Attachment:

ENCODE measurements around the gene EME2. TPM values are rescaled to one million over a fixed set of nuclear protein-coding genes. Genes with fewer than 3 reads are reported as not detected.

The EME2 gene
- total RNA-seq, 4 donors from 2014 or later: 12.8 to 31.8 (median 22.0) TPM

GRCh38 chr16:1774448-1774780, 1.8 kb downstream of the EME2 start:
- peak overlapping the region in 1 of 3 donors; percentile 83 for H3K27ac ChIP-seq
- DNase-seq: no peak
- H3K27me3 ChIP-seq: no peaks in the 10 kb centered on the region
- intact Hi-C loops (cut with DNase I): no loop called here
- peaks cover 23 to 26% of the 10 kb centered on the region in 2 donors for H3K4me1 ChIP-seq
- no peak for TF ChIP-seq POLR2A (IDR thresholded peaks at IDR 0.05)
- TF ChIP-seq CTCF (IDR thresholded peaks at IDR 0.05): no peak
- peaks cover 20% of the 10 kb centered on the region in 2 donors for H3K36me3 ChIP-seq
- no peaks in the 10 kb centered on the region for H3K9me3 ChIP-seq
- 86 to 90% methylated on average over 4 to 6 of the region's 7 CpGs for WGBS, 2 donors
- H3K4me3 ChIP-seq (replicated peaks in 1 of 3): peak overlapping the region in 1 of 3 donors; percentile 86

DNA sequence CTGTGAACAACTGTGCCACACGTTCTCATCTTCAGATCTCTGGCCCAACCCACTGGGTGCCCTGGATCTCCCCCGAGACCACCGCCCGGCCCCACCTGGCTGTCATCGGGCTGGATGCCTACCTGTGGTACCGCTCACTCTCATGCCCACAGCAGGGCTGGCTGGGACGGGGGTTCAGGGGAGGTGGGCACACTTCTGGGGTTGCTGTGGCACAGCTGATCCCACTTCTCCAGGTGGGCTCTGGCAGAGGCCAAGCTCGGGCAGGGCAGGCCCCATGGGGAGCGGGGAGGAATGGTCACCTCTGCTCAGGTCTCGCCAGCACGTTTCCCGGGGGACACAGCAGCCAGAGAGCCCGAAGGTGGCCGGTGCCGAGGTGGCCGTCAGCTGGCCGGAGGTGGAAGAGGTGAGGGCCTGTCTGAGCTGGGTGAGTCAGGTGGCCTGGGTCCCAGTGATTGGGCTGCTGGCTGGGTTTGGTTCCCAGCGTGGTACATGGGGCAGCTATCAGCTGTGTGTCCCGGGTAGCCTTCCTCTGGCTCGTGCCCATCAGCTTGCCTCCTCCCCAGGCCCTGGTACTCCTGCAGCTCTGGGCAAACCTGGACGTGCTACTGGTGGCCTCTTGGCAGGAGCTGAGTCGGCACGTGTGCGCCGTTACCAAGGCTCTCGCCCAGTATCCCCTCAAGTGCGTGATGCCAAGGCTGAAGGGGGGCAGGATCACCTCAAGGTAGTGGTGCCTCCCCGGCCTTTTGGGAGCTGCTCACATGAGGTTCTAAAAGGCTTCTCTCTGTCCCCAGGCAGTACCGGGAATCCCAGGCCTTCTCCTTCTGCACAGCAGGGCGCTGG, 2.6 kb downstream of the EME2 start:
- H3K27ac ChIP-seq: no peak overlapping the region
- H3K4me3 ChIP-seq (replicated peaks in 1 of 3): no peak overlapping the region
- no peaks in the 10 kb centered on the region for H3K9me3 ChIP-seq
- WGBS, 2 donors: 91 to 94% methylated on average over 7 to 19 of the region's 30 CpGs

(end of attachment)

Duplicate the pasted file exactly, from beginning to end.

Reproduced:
ENCODE measurements around the gene EME2. TPM values are rescaled to one million over a fixed set of nuclear protein-coding genes. Genes with fewer than 3 reads are reported as not detected.

The EME2 gene
- total RNA-seq, 4 donors from 2014 or later: 12.8 to 31.8 (median 22.0) TPM

GRCh38 chr16:1774448-1774780, 1.8 kb downstream of the EME2 start:
- peak overlapping the region in 1 of 3 donors; percentile 83 for H3K27ac ChIP-seq
- DNase-seq: no peak
- H3K27me3 ChIP-seq: no peaks in the 10 kb centered on the region
- intact Hi-C loops (cut with DNase I): no loop called here
- peaks cover 23 to 26% of the 10 kb centered on the region in 2 donors for H3K4me1 ChIP-seq
- no peak for TF ChIP-seq POLR2A (IDR thresholded peaks at IDR 0.05)
- TF ChIP-seq CTCF (IDR thresholded peaks at IDR 0.05): no peak
- peaks cover 20% of the 10 kb centered on the region in 2 donors for H3K36me3 ChIP-seq
- no peaks in the 10 kb centered on the region for H3K9me3 ChIP-seq
- 86 to 90% methylated on average over 4 to 6 of the region's 7 CpGs for WGBS, 2 donors
- H3K4me3 ChIP-seq (replicated peaks in 1 of 3): peak overlapping the region in 1 of 3 donors; percentile 86

DNA sequence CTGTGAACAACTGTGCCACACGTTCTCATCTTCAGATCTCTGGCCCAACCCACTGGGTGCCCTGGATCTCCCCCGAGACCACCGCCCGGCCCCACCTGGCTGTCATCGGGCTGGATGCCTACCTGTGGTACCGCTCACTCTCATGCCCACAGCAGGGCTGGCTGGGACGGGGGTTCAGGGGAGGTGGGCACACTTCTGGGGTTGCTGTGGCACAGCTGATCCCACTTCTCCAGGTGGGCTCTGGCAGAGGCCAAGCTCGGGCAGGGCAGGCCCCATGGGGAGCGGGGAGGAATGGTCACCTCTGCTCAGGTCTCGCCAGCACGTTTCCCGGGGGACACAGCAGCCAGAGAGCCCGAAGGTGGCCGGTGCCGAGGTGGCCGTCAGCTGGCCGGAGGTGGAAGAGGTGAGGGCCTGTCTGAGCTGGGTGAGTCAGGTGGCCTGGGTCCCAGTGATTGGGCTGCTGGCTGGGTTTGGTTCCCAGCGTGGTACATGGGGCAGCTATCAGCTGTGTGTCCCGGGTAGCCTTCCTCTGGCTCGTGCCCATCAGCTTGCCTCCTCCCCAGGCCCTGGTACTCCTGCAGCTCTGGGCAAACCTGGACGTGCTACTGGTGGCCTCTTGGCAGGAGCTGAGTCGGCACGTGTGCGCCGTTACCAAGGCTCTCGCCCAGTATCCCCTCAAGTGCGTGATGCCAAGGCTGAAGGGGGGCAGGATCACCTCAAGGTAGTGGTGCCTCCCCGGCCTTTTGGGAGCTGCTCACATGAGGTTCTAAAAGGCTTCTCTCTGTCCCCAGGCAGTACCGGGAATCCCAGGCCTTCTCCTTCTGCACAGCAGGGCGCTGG, 2.6 kb downstream of the EME2 start:
- H3K27ac ChIP-seq: no peak overlapping the region
- H3K4me3 ChIP-seq (replicated peaks in 1 of 3): no peak overlapping the region
- no peaks in the 10 kb centered on the region for H3K9me3 ChIP-seq
- WGBS, 2 donors: 91 to 94% methylated on average over 7 to 19 of the region's 30 CpGs